When I was 21 and my first record came out, I didn't think about when I would be 47. I was only thinking about what the moment was like, being on the other side of the coin, it's hard to evaluate where you fit into the whole thing. I don't think I'm quite at legend status, but I'm not done either. It's a weird limbo to be in. 

Music is pretty much all I've ever wanted to do and pretty much all I've ever had to do.

These things take time.

People still think this happens overnight, and it's never happened overnight for anyone. Building an audience is one of the hardest things you will ever try to do. My hat goes off to everyone who tries it. When you try this job, you're putting your life's work in the hands of people who can tell you how they really feel about it. It takes a lot of courage to deal with the negative and positive aspects of that.

I remember a story about early in Al Green's career. When he had his first small hit record 'Back-Up Train', he spent months on the road playing it several times night. There was a point when he was worried no one would ever want to hear anything else from him.

I always feel like if someone wants to hear something I've done, that's what I'm going to give them. As a songwriter, sure I'd love people to love the newer things I do, but that may never happen. When people say "I'm tired of singing this song," I don't get it. If people want to hear a song of mine three times in a row, I'll sing it three times in a row [laughs].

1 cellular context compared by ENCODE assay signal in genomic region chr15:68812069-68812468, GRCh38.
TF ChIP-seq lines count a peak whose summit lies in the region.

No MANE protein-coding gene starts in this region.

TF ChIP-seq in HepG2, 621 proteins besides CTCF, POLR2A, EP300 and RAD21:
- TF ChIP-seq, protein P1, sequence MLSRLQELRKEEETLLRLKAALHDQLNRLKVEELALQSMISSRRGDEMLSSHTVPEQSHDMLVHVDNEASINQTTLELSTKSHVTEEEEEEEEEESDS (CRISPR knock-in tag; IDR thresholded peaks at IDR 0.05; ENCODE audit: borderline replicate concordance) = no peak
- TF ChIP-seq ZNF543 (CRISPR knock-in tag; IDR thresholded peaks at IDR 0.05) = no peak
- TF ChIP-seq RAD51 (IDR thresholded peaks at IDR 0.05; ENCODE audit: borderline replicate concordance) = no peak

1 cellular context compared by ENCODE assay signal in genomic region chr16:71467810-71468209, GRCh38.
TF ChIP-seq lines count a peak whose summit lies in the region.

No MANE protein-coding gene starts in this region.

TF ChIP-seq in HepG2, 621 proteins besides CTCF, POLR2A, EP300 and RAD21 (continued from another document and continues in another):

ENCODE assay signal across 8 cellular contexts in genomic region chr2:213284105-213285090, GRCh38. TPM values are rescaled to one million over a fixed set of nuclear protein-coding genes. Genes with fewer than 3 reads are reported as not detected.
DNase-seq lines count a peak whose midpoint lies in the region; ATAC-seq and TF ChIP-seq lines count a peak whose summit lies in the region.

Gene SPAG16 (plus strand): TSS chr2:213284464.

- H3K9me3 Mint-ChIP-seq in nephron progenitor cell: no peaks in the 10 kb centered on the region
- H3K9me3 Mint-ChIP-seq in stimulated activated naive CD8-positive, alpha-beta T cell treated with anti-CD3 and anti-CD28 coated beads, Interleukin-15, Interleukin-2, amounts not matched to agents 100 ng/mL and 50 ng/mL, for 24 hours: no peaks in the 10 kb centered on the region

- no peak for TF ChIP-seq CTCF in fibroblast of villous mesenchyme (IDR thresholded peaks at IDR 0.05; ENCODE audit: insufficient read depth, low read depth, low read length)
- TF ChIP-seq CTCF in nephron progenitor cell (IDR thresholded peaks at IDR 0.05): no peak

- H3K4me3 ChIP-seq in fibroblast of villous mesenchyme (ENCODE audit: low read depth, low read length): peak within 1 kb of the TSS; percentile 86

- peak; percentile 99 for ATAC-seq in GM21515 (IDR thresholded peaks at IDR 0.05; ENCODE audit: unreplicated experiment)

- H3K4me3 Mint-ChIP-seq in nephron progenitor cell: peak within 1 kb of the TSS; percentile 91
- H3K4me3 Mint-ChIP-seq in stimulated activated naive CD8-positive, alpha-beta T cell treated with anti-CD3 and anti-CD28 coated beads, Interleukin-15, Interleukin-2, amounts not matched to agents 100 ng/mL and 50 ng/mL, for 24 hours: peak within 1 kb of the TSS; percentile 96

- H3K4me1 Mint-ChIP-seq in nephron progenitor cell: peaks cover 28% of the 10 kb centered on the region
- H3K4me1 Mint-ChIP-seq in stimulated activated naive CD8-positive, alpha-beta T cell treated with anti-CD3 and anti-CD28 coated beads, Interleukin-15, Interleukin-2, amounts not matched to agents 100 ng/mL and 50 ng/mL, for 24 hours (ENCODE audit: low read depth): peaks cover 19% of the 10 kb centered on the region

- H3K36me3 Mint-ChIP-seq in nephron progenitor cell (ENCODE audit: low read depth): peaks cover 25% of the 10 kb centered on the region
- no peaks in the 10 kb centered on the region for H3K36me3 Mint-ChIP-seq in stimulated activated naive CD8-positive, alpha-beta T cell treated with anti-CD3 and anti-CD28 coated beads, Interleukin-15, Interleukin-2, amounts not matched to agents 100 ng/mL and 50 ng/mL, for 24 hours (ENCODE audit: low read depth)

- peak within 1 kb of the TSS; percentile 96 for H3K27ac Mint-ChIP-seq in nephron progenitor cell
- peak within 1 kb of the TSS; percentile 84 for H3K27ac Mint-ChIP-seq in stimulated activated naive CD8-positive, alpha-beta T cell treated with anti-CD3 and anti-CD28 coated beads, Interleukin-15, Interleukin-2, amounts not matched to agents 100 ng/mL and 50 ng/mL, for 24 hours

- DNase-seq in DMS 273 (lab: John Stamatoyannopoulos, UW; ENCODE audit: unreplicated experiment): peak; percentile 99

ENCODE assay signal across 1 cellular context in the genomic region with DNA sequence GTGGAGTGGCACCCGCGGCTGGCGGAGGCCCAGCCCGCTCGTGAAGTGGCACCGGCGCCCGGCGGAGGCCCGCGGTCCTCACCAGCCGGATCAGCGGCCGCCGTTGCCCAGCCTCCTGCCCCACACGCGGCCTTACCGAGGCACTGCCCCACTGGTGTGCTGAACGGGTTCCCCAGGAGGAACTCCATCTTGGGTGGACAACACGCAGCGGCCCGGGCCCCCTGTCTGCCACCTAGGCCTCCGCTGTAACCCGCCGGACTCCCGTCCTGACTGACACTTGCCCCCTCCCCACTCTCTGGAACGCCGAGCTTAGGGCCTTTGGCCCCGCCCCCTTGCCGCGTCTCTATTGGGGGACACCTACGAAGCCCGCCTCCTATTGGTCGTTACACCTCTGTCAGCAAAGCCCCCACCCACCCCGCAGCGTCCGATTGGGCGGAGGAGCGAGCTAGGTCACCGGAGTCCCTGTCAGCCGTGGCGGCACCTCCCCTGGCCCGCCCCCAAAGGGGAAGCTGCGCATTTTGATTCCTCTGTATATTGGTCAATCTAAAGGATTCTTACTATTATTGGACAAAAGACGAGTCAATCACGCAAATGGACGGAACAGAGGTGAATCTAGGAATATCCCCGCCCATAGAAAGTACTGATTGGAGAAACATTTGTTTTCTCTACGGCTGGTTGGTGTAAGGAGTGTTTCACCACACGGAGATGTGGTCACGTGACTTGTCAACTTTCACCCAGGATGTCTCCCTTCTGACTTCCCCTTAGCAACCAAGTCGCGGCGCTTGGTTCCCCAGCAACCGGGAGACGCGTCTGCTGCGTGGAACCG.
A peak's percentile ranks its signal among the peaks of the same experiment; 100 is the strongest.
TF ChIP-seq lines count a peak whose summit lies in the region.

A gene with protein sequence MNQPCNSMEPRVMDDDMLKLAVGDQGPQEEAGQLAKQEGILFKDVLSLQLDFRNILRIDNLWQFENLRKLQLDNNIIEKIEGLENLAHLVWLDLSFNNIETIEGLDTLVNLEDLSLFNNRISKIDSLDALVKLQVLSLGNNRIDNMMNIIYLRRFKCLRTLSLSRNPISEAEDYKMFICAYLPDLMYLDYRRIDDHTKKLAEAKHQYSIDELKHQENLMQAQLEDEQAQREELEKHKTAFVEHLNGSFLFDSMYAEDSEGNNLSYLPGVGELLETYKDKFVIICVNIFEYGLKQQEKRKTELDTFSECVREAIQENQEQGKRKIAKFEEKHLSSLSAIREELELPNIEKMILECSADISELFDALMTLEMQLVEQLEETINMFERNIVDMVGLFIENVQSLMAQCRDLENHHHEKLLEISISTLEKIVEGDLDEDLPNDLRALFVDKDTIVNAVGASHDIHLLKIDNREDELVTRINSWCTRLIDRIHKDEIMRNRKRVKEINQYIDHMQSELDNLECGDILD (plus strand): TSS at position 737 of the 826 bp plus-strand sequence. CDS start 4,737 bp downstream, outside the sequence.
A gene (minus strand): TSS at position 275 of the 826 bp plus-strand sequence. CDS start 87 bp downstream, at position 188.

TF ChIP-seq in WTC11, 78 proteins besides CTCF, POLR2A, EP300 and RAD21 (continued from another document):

Being able to approach it like this can really make all the difference.

When I step on stage, and ten people are there, I'm excited. If there are ten thousand people there, it's the same excitement for me. I remember when I had to do a show and no one would show up or pay attention. I'll never forget that from the very first ever promotional tour I did, no matter how small or big things get. That's my philosophy. It really doesn't matter to me one way or the other. I get my energy from my audience, not necessarily the songs themselves. I guess that is just my take on that. Even if its forty years down the line and it's still 'Back At One' fine with me! [laughs] Let's go! 'Back At one' [laughs].

Music is pretty much all I've ever wanted to do and pretty much all I've ever had to do. It's because of those people who love my songs. They allow me to continue to live my dream. I will never ever forget that.

Add your comment

No one has commented on this page yet.

Discover more

King of Comedy

What drove Vaughan King to launch New Zealand's second-ever dedicated comedy club, right here in Wellington?

Arts & culture By Jarrod 15 Nov 2016

Larking about

Wellington's in for a treat as comedy legend Bill Bailey visits with his brand new show, Larks in Transit.

Events By Jarrod 5 Oct 2016

Popular tags

  • Close
  • Show nearby

Loading…